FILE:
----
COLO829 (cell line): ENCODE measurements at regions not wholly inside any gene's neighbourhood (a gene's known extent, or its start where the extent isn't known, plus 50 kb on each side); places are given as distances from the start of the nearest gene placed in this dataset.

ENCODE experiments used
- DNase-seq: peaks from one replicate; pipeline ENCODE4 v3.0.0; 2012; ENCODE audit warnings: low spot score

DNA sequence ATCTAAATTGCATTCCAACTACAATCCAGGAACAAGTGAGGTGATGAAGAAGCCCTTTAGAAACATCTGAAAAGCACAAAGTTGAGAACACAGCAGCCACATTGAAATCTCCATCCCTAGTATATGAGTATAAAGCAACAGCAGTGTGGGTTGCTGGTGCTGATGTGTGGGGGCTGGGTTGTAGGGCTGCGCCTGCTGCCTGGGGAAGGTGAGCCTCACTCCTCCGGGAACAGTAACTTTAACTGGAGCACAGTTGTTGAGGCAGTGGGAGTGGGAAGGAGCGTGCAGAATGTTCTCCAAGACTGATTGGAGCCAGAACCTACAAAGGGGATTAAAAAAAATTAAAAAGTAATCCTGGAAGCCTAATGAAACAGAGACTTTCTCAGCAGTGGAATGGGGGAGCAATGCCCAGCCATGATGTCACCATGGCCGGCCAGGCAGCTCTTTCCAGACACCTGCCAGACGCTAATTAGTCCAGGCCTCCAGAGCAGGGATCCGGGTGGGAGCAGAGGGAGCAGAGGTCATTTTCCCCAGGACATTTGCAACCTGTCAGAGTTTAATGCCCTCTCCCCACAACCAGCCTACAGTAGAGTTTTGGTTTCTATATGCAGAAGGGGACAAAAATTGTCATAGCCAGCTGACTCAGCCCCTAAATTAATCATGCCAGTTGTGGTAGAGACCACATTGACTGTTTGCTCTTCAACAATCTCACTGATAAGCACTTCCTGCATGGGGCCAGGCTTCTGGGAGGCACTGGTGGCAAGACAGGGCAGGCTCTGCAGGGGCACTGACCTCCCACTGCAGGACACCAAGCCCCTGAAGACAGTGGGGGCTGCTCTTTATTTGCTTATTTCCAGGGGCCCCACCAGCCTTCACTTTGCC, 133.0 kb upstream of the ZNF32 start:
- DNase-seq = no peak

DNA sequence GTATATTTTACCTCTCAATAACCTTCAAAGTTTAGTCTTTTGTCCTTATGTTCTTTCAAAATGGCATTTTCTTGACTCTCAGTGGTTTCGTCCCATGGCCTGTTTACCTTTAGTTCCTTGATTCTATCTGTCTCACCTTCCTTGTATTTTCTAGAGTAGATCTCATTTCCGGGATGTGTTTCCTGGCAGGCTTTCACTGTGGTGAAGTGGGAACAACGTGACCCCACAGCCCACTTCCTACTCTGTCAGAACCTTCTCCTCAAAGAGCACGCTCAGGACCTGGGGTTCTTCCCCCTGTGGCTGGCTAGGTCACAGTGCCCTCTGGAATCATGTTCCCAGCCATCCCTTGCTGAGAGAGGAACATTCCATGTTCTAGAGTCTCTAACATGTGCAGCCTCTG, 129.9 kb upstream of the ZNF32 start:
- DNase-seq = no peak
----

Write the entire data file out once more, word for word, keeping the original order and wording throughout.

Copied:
COLO829 (cell line): ENCODE measurements at regions not wholly inside any gene's neighbourhood (a gene's known extent, or its start where the extent isn't known, plus 50 kb on each side); places are given as distances from the start of the nearest gene placed in this dataset.

ENCODE experiments used
- DNase-seq: peaks from one replicate; pipeline ENCODE4 v3.0.0; 2012; ENCODE audit warnings: low spot score

DNA sequence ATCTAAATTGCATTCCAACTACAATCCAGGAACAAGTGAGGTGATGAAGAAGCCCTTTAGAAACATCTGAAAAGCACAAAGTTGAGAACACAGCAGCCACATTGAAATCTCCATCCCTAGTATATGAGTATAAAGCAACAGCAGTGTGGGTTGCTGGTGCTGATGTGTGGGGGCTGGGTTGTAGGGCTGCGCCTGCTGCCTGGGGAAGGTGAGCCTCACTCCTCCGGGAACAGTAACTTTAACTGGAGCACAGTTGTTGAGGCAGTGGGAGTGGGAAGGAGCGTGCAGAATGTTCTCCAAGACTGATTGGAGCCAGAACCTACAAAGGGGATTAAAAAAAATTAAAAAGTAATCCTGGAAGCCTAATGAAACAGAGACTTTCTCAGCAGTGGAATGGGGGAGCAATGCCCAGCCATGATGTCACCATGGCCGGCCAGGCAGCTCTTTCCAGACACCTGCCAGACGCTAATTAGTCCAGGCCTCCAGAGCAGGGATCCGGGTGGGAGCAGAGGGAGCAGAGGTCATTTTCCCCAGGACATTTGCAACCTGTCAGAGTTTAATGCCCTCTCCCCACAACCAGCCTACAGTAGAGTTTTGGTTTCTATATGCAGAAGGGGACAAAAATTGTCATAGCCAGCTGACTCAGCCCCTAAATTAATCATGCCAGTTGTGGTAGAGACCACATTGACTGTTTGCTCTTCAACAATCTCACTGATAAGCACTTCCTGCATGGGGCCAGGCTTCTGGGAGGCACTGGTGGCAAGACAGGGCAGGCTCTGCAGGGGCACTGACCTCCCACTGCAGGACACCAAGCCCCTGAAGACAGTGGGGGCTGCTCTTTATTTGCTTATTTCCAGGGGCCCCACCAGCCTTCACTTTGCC, 133.0 kb upstream of the ZNF32 start:
- DNase-seq = no peak

DNA sequence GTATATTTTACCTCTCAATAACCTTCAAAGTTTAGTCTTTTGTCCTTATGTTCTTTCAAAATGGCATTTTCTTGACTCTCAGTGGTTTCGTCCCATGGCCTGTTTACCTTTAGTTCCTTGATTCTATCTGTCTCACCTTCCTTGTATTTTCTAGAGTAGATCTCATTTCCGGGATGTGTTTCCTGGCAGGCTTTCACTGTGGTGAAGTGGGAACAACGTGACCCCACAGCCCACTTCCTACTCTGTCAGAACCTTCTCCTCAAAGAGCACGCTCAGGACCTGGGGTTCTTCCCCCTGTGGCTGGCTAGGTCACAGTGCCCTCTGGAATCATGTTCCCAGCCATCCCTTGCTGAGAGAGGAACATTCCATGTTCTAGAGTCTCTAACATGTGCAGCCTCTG, 129.9 kb upstream of the ZNF32 start:
- DNase-seq = no peak